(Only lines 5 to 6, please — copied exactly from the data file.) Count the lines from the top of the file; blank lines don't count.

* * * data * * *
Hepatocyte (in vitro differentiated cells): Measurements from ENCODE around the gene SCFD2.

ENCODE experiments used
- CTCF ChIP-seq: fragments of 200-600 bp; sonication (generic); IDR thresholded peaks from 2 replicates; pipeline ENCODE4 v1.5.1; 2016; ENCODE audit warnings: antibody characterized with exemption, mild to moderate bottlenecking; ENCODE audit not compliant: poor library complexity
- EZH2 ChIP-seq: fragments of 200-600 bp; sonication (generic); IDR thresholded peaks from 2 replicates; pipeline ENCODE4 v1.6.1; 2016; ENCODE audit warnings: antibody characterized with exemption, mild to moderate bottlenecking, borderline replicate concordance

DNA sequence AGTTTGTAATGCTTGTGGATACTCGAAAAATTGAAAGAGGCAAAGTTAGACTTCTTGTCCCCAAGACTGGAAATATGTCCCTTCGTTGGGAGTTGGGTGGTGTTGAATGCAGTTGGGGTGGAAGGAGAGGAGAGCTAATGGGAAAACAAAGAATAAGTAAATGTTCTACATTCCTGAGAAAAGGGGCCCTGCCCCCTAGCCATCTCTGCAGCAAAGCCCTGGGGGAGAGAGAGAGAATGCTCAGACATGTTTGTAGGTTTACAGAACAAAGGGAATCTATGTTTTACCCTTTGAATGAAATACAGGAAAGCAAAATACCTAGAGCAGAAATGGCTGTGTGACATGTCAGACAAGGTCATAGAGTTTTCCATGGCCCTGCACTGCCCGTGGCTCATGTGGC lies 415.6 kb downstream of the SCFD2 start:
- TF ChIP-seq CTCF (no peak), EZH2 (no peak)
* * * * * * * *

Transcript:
DNA sequence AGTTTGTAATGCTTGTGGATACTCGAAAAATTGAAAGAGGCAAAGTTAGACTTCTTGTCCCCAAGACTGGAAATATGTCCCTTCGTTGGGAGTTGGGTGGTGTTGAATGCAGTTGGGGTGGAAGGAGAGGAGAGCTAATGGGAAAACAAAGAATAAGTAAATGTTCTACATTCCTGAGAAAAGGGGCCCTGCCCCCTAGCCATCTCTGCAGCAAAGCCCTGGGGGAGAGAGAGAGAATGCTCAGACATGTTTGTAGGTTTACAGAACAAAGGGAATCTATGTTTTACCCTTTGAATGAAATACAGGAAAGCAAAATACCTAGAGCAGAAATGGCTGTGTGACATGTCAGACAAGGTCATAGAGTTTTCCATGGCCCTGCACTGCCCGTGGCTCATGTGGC lies 415.6 kb downstream of the SCFD2 start:
- TF ChIP-seq CTCF (no peak), EZH2 (no peak)